Nor was the language as alien as I had been told. The writing system is a trial, absolutely, the three different character sets require work, and Kanji require IMMENSE effort. But these weird rules, the vague grammar and unclear sentences, the mysterious lack of subjects, and all the little things that supposedly make Japanese an impossible language for blunt Americans--not there. It's a language, with relationships with context and social norms indeed, but nothing at all difficult, even for we unsubtle Americans.
On the contrary, I have found that communication in Japanese is often overly detailed, direct and lacking in any kind of vagueness. Sure, once you've said "Taro has a big car." 太郎が大きい車を持っている。You don't don't have to say "The car is a Honda," all you have to say "Is Honda." ホンダです。 But what kind of idiot wouldn't understand that in the second sentence, we're talking about a car, not Taro? A BIG idiot, that's what kind.
But in many cases, every conceivable detail is laid out as clearly as possible, ostensibly to avoid confusion.
(This is all very important in the case of apologies, of course)
Whenever you start to speak publicly, you begin by saying 発表します (Happyou shimasu). "I announce." Whenever you end a report or email, you end by writing 以上です。(Ijyou desu.) "The end." You ALWAYS write that, otherwise it's not finished. Japanese is full of declarative sentences telling people what you are about to do, or what you have just done...which, of course, they should already know.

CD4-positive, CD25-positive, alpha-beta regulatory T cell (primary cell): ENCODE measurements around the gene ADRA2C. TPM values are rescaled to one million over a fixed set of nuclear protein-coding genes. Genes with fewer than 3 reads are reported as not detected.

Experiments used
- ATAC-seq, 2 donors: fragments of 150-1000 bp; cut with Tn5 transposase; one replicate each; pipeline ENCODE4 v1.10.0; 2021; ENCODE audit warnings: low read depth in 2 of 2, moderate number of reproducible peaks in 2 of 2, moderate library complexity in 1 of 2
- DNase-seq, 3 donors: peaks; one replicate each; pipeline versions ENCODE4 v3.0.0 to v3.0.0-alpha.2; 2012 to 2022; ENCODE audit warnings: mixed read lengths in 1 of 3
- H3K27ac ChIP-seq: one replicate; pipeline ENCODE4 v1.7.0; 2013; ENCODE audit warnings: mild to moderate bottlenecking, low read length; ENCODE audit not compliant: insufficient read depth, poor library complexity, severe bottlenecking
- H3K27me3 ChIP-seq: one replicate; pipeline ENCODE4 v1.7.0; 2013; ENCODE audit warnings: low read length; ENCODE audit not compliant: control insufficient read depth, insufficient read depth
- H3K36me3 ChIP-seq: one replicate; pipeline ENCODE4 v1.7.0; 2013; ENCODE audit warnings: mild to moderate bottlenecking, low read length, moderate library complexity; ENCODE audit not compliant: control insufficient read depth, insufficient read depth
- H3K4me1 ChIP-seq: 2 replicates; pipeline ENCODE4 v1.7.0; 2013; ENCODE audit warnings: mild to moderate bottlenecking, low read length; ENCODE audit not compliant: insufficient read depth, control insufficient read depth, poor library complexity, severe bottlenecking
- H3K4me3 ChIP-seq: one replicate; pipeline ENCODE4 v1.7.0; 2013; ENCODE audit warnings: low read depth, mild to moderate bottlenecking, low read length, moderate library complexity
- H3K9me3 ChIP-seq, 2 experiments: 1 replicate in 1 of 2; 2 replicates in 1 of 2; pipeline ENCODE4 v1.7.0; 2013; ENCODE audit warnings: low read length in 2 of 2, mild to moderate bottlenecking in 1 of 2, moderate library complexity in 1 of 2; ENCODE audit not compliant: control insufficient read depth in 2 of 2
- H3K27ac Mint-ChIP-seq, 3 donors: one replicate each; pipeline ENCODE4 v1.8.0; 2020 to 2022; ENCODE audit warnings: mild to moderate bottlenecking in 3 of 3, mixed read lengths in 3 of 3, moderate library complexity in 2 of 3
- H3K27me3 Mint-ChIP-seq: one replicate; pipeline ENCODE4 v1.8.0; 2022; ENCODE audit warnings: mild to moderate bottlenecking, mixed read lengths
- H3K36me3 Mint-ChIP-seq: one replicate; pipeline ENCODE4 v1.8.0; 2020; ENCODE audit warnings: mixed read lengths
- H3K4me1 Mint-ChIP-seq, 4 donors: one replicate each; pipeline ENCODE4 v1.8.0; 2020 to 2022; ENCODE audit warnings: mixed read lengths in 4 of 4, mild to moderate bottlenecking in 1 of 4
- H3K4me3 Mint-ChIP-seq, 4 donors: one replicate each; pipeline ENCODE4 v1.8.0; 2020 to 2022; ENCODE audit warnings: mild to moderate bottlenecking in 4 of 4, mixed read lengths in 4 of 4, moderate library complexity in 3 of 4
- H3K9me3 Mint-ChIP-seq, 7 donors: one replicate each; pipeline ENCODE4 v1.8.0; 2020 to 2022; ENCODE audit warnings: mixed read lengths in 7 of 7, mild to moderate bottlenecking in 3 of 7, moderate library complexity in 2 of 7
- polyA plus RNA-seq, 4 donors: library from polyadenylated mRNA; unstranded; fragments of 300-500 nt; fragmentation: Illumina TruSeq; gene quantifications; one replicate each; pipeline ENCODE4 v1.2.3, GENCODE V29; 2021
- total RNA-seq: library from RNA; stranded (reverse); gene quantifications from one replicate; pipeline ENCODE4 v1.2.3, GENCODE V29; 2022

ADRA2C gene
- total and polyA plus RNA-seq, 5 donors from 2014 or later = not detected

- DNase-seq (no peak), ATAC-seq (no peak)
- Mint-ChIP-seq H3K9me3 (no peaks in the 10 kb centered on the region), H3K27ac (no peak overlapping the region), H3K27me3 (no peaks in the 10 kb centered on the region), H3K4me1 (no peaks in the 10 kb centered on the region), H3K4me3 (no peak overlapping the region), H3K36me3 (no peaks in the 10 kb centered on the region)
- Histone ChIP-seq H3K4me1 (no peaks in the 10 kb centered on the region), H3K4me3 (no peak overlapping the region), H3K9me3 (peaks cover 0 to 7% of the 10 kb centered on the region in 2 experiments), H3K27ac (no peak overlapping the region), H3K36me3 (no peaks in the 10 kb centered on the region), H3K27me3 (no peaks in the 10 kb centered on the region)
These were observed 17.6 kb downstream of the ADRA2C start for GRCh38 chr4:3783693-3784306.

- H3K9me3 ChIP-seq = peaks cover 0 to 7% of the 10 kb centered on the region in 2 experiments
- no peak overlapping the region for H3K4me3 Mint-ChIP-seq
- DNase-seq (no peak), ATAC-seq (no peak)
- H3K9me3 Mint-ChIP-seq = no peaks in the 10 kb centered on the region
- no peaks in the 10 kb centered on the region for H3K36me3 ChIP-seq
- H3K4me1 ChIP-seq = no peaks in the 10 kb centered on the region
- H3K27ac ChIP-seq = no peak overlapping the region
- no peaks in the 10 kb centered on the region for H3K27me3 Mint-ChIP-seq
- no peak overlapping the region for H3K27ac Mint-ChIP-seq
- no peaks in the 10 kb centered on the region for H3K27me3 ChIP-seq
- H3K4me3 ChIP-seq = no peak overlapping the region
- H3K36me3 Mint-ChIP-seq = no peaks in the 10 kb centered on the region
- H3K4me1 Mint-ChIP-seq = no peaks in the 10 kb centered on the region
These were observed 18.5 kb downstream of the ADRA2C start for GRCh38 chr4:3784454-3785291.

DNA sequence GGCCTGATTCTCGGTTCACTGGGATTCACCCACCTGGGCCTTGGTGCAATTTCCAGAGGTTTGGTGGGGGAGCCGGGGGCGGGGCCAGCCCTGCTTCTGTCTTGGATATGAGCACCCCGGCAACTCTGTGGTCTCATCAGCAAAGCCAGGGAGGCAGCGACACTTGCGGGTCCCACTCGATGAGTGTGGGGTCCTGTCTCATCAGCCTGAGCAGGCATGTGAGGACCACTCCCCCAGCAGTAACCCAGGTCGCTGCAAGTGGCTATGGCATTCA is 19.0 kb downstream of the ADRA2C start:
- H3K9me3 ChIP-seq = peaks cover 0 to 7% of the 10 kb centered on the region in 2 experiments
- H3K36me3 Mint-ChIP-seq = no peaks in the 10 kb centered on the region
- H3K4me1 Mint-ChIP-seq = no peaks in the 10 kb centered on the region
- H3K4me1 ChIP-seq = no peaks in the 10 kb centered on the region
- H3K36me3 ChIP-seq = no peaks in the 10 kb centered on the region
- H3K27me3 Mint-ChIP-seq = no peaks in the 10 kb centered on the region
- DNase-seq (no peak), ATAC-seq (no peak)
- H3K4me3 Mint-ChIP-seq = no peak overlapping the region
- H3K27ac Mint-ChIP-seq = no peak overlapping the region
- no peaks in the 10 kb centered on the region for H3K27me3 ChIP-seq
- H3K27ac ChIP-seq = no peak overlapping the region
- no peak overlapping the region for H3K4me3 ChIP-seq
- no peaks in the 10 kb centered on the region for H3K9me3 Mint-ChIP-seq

I've already talked about books in Japan which suffer from this over-explanation malady.
My favorite example comes from movies--when Western movies are shown on TV here, as soon as a character appears in a movie, a caption appears giving the character's name and the name of the actor portraying it...even if the character hasn't been introduced in the story yet. So when watching Transformers, as soon as that yellow car shows up, a little caption appears saying "Bumblebee." None of the characters in the story knew that information, but whoever was putting these on TV felt that the audience really needed to know it as soon as possible.